X-Men #2 [The Wood Pile]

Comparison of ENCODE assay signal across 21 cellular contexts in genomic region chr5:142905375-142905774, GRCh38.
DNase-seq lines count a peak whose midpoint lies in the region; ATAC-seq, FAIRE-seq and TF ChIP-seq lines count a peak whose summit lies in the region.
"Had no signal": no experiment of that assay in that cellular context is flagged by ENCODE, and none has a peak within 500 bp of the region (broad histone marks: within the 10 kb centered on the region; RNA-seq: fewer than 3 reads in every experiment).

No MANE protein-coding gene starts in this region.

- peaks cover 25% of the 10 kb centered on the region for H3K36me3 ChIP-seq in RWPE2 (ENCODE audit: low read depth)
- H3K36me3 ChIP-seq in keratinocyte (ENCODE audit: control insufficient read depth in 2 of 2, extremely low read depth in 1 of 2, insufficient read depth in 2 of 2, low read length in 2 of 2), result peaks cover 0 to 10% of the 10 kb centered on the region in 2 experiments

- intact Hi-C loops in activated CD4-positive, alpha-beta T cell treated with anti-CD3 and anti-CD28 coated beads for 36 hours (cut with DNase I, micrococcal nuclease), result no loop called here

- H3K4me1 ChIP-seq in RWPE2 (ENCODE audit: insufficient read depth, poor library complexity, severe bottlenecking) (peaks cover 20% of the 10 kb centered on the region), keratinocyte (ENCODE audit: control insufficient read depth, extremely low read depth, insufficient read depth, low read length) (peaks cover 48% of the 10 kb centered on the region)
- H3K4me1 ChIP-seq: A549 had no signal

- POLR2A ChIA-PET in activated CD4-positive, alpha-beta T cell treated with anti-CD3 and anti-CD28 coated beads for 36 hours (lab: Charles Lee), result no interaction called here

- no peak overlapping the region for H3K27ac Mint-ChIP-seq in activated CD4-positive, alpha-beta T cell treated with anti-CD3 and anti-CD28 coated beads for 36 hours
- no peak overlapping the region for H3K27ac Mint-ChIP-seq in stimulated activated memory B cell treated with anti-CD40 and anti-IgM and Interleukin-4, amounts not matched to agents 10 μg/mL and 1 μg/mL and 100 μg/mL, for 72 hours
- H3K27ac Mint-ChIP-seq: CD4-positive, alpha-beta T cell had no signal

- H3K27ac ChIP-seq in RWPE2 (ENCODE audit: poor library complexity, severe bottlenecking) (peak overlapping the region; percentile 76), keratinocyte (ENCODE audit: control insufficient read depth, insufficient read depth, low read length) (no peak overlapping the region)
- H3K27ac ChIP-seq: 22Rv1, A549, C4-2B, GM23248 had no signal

X-Men #2 (Marvel): This issue immediately follows events in the first, with John Sublime and his twin sister Arkea bringing dire warning and wreaking havoc respectively inside the Jean Grey School For Higher Learning. An impromptu squad of X-Men including Storm, Rogue, Rachel, Psylocke, Kitty, Jubilee (and Beast, really) are forced to deal with a sentient bacterium with the power to navigate and control any technological host, now inhabiting Omega Sentinel Karima Shapandar. Got that? I hope so, because it’s the best X-Men book currently on the stands, courtesy of Brian Wood and Olivier Coipel. Whereas Sublime can control human minds, Arkea controls the tech, and Beast is tinkering away down in his lab when first contact is made with this new amalgamation of intimidating entities. It’s quite scary to see him feeling so threatened. For some reason, when the security lockdown protocol went into effect, I immediately thought about school shootings out here in the real world, maybe some residual concern in the zeitgeist that Wood subconsciously tapped into. It’s all the more chilling because of it. The entire issues ratchets up the intensity to 11. Rachel and Psylocke are given some great screen time and they do an on-the-fly shift from interrogation mode to crisis management mode. Beast and Rogue work together surreptitiously. These are smart people who are used to dealing with incidents like this all day long. The cast is slinging codes and executing tactical plans; it’s the type of procedural crap I totally eat up. In the middle of this mutant melee, we get an indication that the infant Jubilee brought home is maybe not an infant(?) because Betsy can’t get a psychic reading on it. It’s tough to write team books and get the cast on equal footing, with equal screen time, and equally strong character moments, but Wood juggles everything with style. I chuckled to myself when I read Arkea’s line to Rogue about being “stronger than the blue one, though her outward physiology presents as inferior.” It felt like very sly commentary about the gender politics and power dynamics inhabiting the very core of the book, while still keeping Arkea’s cold precision in character (“trouble mating?”). It’s all just really smart stuff, like Beast quickly deducing that it’s the tech allowing Arkea into Karima’s host body. Let me just say that Kitty reporting they’ve lost control of the Danger Room is a moment where she looks absolutely beautiful. I could be bold and say that Coipel has delivered one of the best renditions of one of my favorite mainstream characters in Kitty Pryde, but that would really be giving him short shrift for the remainder of the work. Take a look around. Storm looks exotic. Rachel looks futuristic. Sublime looks pissed off. The Blackbird looks menacing in the hangar. Coipel sells the big splash page of Rogue. There are some silhouetted shots that have a level of simple grandeur to them I’ve not seen since Eduardo Risso was hammering away on 100 Bullets. The colors are phenomenal as well, with moments like the white hot bluish jet wash of The Blackbird piercing the crimson sky. Hell, there are beautiful crimsons all over the place. By the end, you realize the cliffhanger was neatly tucked away in the corner of an earlier scene for anyone paying close attention. All of that said, Coipel has matched the perfect aesthetic to Wood’s perfectly taut script. I was fully engaged from start to finish. Grade A+.


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